President Joe Biden was in town on Tuesday touring parts of New York and New Jersey that were battered by Tropical Storm Ida last week. After arriving at JFK Airport this morning, the president traveled to Hillsborough Township, NJ, before returning to Queens to meet with locals and address the continuing fallout from the storm.
“I wish every American could walk down this alley with me and see and talk to people who have been devastated, just talk to them,” Biden said in Queens. “None of them were shouting or complaining. Every one of them was thanking me that I was here, and hoping I could do something…Sometimes, some very bad things happen that have a tendency to bring out the best in a people and a country.”
“Climate change poses an existential threat to our lives, our economy,” he said. “The threat is here. It’s not going to get any better. The question is, can it get worse? We can stop it from getting worse. When I talk about building back better, I mean you can’t build it like it was before this last storm.” Experts “all tell us this is code red. The nation and the world are in peril. That’s not hyperbole. That is a fact.”
He vowed to continue making climate change and the fallout from events like this a priority for his administration: “My message to everyone grappling with this devastation: we’re here, we’re not going home until this gets done. We’ll continue to shout until we get real progress here.”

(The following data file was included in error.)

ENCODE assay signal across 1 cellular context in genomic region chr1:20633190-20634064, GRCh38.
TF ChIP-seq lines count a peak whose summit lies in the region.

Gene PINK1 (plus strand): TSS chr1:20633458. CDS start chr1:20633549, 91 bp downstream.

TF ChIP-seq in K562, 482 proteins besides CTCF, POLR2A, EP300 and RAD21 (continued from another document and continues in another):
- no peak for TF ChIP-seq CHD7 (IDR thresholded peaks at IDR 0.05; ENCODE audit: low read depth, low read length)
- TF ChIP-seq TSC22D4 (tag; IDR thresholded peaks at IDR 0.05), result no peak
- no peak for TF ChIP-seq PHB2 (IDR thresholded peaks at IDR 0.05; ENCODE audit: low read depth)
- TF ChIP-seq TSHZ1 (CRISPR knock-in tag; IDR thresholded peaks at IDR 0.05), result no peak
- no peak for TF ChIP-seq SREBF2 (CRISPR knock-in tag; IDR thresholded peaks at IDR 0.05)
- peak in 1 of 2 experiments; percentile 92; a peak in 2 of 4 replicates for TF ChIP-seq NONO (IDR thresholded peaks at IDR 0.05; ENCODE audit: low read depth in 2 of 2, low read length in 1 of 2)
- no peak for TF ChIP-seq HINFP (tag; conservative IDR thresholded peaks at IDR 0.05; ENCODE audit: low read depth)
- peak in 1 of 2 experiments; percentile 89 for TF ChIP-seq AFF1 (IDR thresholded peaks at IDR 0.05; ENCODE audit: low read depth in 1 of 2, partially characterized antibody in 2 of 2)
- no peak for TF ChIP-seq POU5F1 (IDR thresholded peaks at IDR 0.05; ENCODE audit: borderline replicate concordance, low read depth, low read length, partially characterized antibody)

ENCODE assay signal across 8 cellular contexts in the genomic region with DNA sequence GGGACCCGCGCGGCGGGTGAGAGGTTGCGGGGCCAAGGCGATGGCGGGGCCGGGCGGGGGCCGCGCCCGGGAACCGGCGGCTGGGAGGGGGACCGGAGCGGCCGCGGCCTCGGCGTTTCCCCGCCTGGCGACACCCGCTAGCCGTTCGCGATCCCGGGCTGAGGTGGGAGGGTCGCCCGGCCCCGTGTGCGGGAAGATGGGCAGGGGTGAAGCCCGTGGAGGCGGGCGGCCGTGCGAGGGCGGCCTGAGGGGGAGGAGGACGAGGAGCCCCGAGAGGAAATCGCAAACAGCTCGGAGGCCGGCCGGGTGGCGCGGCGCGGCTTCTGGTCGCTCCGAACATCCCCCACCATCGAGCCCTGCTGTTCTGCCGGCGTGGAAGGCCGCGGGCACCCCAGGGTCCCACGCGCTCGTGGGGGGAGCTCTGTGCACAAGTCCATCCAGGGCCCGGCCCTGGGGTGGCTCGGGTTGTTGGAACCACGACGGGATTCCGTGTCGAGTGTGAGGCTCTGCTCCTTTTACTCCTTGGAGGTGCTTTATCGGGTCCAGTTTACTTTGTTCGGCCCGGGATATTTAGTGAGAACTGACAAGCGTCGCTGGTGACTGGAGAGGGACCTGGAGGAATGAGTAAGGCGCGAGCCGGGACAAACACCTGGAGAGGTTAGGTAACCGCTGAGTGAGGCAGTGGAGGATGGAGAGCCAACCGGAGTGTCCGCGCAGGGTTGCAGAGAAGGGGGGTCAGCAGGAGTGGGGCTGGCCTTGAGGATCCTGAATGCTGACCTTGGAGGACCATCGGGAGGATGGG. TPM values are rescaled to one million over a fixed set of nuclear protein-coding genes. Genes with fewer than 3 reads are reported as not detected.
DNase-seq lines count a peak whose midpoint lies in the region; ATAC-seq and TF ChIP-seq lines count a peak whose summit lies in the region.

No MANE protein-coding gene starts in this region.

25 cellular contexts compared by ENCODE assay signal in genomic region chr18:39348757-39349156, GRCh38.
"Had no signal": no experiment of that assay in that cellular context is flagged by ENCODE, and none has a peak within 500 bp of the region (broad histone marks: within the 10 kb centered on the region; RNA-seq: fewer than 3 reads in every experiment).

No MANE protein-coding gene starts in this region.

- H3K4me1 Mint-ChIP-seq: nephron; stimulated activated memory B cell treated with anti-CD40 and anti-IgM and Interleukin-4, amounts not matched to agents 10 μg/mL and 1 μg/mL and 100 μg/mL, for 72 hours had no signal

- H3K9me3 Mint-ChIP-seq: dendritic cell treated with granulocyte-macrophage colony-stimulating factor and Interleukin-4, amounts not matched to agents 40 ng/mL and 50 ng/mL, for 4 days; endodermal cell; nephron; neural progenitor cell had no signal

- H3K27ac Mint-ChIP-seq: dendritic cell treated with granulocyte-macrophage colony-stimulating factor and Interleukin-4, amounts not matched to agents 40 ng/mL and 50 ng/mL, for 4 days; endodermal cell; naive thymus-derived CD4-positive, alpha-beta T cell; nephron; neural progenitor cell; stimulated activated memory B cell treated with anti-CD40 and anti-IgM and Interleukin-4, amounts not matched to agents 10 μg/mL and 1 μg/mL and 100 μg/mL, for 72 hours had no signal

Biden was joined in New York by Governor Kathy Hochul, Mayor Bill de Blasio, Senators Chuck Schumer and Kirsten Gillibrand, Reps. Grace Meng and Alexandria Ocasio-Cortez, and other local pols while appearing in East Elmhurst Tuesday afternoon. Schumer thanked him for declaring an emergency so quickly, lending resources to the city, and coming here “without anyone having to…bother him to come.”
Biden also recommended people in need of assistance visit https://www.disasterassistance.gov or call 800-621-FEMA (3362).
Cameron Jones, a 17-year-old activist with Sunrise Movement from Kew Gardens, was among a few dozen climate activists who staked out the permitter in East Elmhurst around Biden.
“Climate change is here it’s not something in the future,” he said. “We saw mass flooding, we saw wildfires in the west, we so many other things that happened, record heat waves. This is not gonna get better any time soon. We have to act now.”
Another person in attendance was Marwa Answar, 23, who lives two blocks away from where Biden spoke. She said her basement flooded last week, though it wasn’t nearly as bad as what happened to many of her neighbors, whose homes were destroyed in the storm. “We’re just happy that he came and saw what happened here and hopefully we get the funding,” she said of Biden’s visit.
Answar’s father, an Uber driver, got stuck on Grand Central Parkway during the storm; his car is now ruined, and insurance won’t cover the thousands of dollars it’ll cost to replace the engine. “He’s trying to figure out what to do,” she added.
Earlier in the day, Biden, accompanied by New Jersey Governor Phil Murphy, Senator Cory Booker, and other elected officials, toured an emergency management training center and a neighborhood in Manville. While some Trump supporters heckled him from afar, Biden visited with families and spoke with those affected by the flooding.